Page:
Ideas for Japanese Dishes to Bring to a Potluck

There'll be no leftovers to bring home

Do you want to bring a Japanese-style dish for a potluck party? Potluck food should be easy to transport and easy to eat. Here are some ideas.

  • 01 of 04

    Kappamaki (Cucumber Rolls)

    Kappamaki (cucumber rolls)
    imagenavi / Getty Images

    This sushi is quick, easy and healthful. It isn't made with raw fish, so you can safely bring to a potluck. Think about adding dreamy roasted garlic hummus, chopped roasted red pepper, and tangy feta cheese. Serve soy sauce and wasabi on the side.

  • 02 of 04

    Yakisoba (Fried Noodles With Pork and Vegetables)

    Yakisoba (Fried Noodles With Pork and Vegetables)
    WS photography / Getty Images

    Yakisoba is a fried noodle with vegetables and meats. It's often cooked on BBQ in Japan. You might want to reheat yakisoba in the microwave before serving.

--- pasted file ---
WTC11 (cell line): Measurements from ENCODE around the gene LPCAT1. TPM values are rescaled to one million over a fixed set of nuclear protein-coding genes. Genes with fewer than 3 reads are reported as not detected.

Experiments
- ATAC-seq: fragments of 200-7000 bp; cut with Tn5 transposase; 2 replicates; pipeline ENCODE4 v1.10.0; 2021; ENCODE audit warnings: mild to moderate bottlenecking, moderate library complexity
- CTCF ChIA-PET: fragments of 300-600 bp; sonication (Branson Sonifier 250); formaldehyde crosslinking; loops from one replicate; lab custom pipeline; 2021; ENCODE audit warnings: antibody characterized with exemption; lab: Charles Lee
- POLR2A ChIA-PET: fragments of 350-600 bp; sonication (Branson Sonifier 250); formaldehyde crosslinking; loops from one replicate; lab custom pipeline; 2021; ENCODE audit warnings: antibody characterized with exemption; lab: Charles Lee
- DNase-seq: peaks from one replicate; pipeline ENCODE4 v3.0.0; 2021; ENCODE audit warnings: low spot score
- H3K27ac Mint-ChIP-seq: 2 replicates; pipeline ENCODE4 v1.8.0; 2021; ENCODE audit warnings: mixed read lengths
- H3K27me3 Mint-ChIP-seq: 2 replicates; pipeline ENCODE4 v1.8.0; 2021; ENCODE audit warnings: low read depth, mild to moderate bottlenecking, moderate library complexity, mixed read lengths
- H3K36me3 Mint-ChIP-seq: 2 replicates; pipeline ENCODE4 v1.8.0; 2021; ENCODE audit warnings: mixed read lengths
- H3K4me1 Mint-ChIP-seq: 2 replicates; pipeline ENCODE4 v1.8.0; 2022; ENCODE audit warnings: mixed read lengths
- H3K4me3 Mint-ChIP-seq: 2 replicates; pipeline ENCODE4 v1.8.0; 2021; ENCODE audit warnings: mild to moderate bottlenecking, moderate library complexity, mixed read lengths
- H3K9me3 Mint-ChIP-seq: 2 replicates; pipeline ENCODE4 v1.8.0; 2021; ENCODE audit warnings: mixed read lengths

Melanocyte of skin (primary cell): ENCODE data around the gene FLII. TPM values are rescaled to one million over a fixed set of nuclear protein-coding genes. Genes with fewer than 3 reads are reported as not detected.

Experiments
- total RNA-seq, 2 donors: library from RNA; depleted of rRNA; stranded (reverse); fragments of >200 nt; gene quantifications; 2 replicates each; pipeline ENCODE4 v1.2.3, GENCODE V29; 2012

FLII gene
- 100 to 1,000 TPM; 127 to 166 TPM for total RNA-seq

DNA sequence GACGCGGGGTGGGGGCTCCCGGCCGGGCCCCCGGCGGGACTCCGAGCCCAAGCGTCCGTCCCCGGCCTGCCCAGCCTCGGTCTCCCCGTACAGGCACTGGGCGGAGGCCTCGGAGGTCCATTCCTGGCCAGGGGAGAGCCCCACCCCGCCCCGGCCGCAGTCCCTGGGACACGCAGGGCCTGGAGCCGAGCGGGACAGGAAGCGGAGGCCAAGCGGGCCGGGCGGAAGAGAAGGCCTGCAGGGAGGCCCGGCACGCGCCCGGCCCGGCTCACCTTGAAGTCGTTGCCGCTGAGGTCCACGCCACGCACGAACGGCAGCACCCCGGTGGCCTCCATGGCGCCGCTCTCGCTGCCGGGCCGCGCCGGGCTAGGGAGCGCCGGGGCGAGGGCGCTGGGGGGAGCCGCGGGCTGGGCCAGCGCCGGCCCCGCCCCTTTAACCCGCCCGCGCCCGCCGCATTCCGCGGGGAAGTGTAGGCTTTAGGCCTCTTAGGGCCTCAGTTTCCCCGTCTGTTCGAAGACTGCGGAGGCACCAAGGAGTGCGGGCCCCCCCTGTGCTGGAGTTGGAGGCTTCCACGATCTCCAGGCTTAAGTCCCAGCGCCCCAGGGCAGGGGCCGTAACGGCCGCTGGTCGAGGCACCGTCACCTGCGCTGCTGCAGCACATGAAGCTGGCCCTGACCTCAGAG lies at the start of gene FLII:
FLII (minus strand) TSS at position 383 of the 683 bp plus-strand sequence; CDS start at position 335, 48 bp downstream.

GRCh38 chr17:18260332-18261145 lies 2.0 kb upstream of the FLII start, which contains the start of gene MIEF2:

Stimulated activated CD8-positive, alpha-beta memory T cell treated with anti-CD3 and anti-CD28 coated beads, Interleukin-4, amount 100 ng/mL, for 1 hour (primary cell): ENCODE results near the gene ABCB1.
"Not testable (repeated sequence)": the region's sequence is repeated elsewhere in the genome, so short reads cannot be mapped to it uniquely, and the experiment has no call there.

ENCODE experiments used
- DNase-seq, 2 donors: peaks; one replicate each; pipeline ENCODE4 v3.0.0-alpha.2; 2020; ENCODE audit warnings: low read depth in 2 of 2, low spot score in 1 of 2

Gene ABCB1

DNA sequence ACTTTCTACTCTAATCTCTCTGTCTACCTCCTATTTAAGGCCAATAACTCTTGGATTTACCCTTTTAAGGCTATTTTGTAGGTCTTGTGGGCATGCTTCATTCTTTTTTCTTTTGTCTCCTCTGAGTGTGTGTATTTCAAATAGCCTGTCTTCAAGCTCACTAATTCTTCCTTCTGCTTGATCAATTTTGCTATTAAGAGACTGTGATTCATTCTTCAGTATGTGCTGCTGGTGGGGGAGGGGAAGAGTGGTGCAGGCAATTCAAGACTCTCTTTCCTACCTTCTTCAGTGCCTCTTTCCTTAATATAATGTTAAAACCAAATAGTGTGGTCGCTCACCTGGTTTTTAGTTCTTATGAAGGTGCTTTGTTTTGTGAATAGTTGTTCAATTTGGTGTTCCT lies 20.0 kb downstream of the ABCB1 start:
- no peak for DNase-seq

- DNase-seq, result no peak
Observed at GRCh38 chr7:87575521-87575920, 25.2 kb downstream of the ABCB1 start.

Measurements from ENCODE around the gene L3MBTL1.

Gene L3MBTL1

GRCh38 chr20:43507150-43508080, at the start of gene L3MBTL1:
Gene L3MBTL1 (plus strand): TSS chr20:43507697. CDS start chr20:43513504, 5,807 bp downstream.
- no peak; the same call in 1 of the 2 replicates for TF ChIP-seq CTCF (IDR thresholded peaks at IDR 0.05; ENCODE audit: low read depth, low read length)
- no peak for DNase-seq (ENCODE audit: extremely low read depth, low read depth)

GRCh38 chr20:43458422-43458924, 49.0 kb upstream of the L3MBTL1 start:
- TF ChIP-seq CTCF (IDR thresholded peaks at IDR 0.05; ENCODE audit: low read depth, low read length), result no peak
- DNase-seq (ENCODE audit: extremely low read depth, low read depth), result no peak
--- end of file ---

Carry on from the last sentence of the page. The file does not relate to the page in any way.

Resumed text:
Yakisoba is perhaps one of Japan's best-known street foods and it literally means "grilled noodles". While most people in the US know the term soba to refer to buckwheat noodles, in the case of yakisoba, it's actually made with ramen noodles.

  • 03 of 04

    Inarizushi (Rice in Fried Tofu Pouches)

    A plate of Inarizushi
    DigiPub / Getty Images

    Inarizushi is known as brown bag sushi which rice is packed in seasoned aburaage (fried tofu) pouches. Aburaage has a slightly spongy texture. Because it’s deep-fried, it can be pretty greasy, so it’s often prepared boiled in hot water first.  It's easy to eat.

    For Inarizushi, aburaage is cooked and seasoned very sweet.  You can use regular white sushi rice to fill the aburaage, but adding cooked vegetables mixed in the sushi rice makes it even tastier.

  • 04 of 04

    Onigiri (Rice Balls)


    The Spruce


    Rice balls are called onigiri in Japanese. Rice balls are usually shaped into rounds or triangles by hands. Use your favorite fillings or toppings.

    These little, flavored rice balls are made with sushi rice, but the rice is not fanned and seasoned with rice vinegar and sugar as it is in sushi-making. Instead, the rice is simply salted lightly. Onigiri, on the other hand, makes use of leftovers and other ingredients you might have around, often hiding them inside the rice.